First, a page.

As we get ready to bid farewell to 2016, it seems appropriate to sit back with a glass of festive cheer and think about the last twelve months. Forget for a moment about Brexit and Trump, and focus on the beautiful game, because as we all know football is far more important in the grand scheme of things anyhow.
Who will consider 2016 to have been a success, and who will be glad to see the back of it?
The green and white tickertape that lay strewn across the Hampden Park turf in the aftermath of Celtic’s League Cup celebrations at the weekend may not have been removed yet, but already most Scottish football fans and scribes are speculating. Speculating about whether the undeniable domestic dominance of Brendan Rodgers’ side will almost certainly result in them landing the treble, and indeed going unbeaten for the entire campaign.
In sport the definition of success varies greatly. If you listen to nonsense spouted by celebrity narcissist Piers Morgan, it's all about winning and nothing else matters, but in reality the world isn't so black and white. Success has to be quantified and context has to be taken into consideration. The same goes for football. This is why clubs promoted to the Premier League often define success as finishing at least 17th in the final standings. They may not be winning a trophy, but they have still won by meeting their own realistic expectations.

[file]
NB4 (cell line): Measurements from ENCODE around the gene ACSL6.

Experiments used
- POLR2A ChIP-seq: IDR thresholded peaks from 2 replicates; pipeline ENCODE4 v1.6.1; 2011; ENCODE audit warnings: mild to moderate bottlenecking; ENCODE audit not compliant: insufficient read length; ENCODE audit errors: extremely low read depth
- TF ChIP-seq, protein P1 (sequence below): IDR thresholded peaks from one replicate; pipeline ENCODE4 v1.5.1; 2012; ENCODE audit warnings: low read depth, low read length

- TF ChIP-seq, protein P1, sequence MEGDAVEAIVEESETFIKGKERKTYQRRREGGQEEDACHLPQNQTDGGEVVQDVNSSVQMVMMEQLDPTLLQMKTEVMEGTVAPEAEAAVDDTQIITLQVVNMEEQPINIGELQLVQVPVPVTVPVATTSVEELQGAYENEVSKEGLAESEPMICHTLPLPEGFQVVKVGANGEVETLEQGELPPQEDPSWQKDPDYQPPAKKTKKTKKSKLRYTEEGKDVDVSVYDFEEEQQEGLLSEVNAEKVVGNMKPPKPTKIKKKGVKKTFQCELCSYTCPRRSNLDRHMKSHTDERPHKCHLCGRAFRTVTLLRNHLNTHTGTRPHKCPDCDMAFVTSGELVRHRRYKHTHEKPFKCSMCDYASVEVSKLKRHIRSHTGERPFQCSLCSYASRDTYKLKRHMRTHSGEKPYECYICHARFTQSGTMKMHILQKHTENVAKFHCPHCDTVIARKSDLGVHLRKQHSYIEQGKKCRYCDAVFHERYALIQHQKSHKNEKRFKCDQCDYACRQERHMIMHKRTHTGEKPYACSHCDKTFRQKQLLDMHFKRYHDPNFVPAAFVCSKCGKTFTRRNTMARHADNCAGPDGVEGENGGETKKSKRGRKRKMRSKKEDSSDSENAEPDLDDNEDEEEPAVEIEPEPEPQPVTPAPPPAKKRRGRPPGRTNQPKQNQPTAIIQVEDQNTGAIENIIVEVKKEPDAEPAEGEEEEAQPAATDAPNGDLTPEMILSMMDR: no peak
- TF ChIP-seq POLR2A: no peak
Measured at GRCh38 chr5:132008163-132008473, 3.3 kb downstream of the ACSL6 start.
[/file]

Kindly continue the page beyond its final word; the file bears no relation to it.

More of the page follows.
Unsurprisingly expectation is a common topic of sports conversation. And sometimes an unofficial consensus forms between critics, fans and ex-pros that a sports person has failed to 'meet their potential'. Classic examples focus on individual sports, such as the best golfer/tennis player to never win a major, but it can easily be applied to sports teams too, like the biggest football club to never win the Champions League etc. So I got to thinking, which top footballers have won no major silverware?
I've considered writing about my own football complaints for some time, but then my 'glass half-full' attitude has always talked me out of it. Well not any more. There's no point in ignoring what is wrong, we should moan about it, otherwise how is anything ever supposed to improve? I expect that this article will contain many of your own issues with football, so let's take the opportunity to vent in a cathartic manner, and then maybe we can help to save football from itself!
The Robbie Fowler Property Academy – a curious combination of self-help & questionable financial advice
Written by David Moftakhar
Robbie Fowler’s name is as synonymous with bricks and mortar as it is with the City of Liverpool and the Lord above – a.k.a. God. It’s estimated former striker owns around 100 properties between the Oldham and Liverpool area and despite a playing career characterised by steady decline from the age of 20, his buy-to-let empire ensures he remains near the top of football’s rich lists.